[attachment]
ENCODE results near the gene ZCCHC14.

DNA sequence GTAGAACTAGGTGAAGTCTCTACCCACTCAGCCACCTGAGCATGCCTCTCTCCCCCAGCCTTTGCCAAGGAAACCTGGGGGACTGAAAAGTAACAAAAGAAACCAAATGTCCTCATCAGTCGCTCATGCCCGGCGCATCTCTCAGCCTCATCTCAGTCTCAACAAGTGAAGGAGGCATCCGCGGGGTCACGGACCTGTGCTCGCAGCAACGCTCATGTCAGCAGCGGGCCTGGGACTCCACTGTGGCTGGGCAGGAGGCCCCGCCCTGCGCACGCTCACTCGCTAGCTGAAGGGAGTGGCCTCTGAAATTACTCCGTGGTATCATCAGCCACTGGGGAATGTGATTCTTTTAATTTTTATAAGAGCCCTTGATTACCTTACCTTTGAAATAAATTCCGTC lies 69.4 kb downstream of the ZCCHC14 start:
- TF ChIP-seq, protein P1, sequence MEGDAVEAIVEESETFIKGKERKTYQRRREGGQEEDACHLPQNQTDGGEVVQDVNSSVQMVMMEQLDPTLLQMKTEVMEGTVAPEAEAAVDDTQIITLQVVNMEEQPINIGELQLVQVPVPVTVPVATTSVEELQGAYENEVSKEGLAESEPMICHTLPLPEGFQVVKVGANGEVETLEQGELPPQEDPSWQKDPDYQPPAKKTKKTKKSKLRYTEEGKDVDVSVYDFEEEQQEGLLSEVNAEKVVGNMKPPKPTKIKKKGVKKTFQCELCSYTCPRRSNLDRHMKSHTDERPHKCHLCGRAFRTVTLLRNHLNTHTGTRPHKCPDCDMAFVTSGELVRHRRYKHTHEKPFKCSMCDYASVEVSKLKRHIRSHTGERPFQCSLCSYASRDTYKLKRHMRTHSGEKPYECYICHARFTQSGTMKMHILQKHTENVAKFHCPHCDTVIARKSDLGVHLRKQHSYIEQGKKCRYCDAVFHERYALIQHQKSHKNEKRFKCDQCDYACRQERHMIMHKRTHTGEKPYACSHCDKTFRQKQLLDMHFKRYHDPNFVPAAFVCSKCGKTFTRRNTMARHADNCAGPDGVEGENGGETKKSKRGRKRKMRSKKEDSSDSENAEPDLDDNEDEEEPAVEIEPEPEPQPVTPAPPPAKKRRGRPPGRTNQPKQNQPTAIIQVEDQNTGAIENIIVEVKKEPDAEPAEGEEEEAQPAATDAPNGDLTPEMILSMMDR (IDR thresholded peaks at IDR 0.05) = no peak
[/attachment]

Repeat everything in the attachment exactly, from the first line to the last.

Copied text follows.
ENCODE results near the gene ZCCHC14.

DNA sequence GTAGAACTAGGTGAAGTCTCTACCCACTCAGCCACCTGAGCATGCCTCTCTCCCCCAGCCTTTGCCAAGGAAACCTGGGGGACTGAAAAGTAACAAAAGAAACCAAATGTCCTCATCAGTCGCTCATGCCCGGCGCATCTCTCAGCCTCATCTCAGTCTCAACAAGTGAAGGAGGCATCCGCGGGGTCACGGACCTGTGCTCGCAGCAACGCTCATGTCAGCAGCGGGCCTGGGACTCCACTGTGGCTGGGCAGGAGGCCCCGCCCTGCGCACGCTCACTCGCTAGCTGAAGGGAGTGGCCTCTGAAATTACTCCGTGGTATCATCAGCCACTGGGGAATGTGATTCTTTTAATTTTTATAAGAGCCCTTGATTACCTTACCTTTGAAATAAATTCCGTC lies 69.4 kb downstream of the ZCCHC14 start:
- TF ChIP-seq, protein P1, sequence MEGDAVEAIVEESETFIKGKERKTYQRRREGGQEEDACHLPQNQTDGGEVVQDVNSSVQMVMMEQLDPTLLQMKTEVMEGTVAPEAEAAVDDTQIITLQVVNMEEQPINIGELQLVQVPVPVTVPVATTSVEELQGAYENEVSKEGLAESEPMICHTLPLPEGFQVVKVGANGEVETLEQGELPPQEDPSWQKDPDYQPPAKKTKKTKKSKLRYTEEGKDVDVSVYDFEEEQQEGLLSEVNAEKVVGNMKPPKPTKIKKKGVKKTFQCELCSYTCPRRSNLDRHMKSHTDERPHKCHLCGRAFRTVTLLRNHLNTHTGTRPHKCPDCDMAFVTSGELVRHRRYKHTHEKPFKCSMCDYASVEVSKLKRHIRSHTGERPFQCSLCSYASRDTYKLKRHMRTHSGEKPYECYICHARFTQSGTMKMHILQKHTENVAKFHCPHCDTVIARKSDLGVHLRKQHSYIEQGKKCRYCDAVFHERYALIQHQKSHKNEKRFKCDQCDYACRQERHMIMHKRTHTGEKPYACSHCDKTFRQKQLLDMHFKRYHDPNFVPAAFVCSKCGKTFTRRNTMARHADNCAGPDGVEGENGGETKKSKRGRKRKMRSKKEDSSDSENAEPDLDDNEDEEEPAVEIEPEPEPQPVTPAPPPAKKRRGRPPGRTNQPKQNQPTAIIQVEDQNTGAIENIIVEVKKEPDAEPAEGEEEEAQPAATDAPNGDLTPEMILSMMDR (IDR thresholded peaks at IDR 0.05) = no peak